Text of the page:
Spectrograms of the original signal (above) and its enhanced version obtained with (scalar) Wiener filtering applied on the STFT (below)

Enhanced with (scalar) Wiener filtering

Above we considered the scalar case, or conversely, the case where we can treat components of a vector to be independent such that they can be equivalently treated as a collection of scalars. In some cases, however, we might be unable to find an uncorrelated representation of the signal or the corresponding whitening process could be unfeasibly complex or it can incur too much algorithmic delay. We then have to take into account the correlation between components.

Consider for example a desired signal

x\in{\mathbb R}^{N \times1} |

, a noise signal

v\in{\mathbb R}^{N \times1} |

and their additive sum, the observation

y = x+v, |

from which we want to estimate the desired signal with a linear filter

\hat x := a^H y. |

Following the MMSE derivation above, we set the derivative of the error energy expectation to zero

\begin{split} 0&=\frac{\partial}{\partial a}E\left[|e|^2\right] =\frac{\partial}{\partial a}E\left[|x-\hat x|^2\right] =\frac{\partial}{\partial a}E\left[|x-a^H y|^2\right] \\& =\frac{\partial}{\partial a}E\left[|x-a^H (x+v)|^2\right] =2E\left[(x+v)\left(x-a^H (x+v)\right)^H\right] \\& =2\left[ E[xx^H] - \left(E[xx^H] + E[vv^H]\right)a\right] =2\left[ R_{xx} - \left(R_{xx} + R_{vv}\right)a\right] \end{split} |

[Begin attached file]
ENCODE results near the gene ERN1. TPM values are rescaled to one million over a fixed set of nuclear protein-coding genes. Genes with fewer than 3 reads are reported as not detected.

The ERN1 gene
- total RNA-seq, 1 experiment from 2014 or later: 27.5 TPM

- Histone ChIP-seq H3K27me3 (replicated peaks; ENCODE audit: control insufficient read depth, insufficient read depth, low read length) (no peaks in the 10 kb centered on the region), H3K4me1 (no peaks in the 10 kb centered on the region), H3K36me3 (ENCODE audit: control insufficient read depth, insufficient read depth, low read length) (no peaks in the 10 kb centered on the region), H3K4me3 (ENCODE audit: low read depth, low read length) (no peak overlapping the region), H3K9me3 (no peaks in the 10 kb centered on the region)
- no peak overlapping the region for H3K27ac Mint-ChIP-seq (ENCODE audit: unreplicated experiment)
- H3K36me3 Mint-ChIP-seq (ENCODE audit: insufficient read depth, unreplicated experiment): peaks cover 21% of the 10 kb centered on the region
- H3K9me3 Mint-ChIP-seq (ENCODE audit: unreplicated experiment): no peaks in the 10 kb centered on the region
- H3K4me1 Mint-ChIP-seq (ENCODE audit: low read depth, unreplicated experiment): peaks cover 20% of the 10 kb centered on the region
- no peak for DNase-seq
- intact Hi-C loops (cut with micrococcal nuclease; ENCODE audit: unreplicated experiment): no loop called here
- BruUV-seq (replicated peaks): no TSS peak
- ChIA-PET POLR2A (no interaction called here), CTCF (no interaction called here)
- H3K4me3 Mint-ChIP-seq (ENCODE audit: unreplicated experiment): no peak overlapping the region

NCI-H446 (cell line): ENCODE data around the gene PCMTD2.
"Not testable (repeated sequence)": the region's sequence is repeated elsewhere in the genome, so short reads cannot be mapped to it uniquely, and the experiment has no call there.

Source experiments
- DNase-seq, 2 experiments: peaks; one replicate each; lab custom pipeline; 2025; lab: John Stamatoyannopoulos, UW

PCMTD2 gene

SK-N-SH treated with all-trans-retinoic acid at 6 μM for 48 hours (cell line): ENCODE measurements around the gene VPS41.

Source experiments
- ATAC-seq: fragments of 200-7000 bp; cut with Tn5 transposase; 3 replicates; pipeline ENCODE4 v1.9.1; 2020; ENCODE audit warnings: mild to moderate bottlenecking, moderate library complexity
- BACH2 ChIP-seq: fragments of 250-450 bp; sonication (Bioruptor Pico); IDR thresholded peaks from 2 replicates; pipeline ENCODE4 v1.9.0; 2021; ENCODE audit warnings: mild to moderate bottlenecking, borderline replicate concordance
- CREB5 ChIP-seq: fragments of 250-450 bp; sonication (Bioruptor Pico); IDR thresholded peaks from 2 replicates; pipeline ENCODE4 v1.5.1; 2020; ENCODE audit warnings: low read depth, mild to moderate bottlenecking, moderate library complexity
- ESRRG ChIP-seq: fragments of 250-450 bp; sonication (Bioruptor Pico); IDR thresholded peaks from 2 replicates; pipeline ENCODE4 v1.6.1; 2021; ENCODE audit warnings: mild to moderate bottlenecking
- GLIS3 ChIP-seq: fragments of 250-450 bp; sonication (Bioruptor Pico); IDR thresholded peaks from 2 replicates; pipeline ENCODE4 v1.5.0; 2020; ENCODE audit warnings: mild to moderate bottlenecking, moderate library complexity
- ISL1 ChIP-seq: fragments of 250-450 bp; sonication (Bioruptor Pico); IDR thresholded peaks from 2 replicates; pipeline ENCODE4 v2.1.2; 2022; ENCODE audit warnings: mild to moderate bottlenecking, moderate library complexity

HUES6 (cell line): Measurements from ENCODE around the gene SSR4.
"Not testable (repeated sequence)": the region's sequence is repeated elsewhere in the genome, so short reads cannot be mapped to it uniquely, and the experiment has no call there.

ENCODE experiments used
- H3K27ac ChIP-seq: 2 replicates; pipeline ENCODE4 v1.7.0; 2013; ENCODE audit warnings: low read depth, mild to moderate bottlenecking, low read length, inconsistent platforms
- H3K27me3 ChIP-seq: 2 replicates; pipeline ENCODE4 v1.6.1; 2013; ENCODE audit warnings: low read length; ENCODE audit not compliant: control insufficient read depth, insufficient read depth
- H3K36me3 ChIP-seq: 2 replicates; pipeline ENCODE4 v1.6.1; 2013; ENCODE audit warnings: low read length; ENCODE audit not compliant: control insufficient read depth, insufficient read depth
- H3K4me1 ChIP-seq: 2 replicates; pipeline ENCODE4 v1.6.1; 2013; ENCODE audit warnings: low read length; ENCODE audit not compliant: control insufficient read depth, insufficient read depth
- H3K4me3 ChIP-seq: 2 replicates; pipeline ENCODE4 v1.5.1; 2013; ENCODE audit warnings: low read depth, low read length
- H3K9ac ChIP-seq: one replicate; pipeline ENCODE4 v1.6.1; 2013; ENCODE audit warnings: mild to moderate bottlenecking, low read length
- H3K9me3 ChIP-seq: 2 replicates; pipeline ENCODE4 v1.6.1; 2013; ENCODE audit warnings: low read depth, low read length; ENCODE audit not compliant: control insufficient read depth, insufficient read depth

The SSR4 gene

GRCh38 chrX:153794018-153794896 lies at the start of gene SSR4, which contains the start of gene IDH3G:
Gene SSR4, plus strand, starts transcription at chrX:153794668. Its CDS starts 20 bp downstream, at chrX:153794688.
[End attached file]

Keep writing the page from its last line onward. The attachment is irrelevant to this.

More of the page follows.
Where the covariance matrices are

R_{xx} = E[xx^H] |

and

R_{vv} = E[vv^H] |

, and we used the fact that *x* and *v* are uncorrelated

E[xv^H]=0 |

. The solution is then clearly

a=\left(R_{xx}+R_{vv}\right)^{-1} R_{xx} = R_{yy}^{-1} \left(R_{yy}-R_{vv}\right), |

where we for now assume that the inverse exists. This solution is clearly similar to the MMSE solution for the scalar case.

A central weakness of this approach is that it involves a matrix inversion, which is computationally complex operation, such that on-line application is challenging. It furthermore requires that the covariance matrix *R _{yy}* is invertible (positive definite), which places constraints on the methods for estimating such covariances.

In any case, Wiener filtering is a convenient method, because it provides an analytical expression for an optimal solution in noise attenuation. It consequently has very well documented properties and performance guarantees.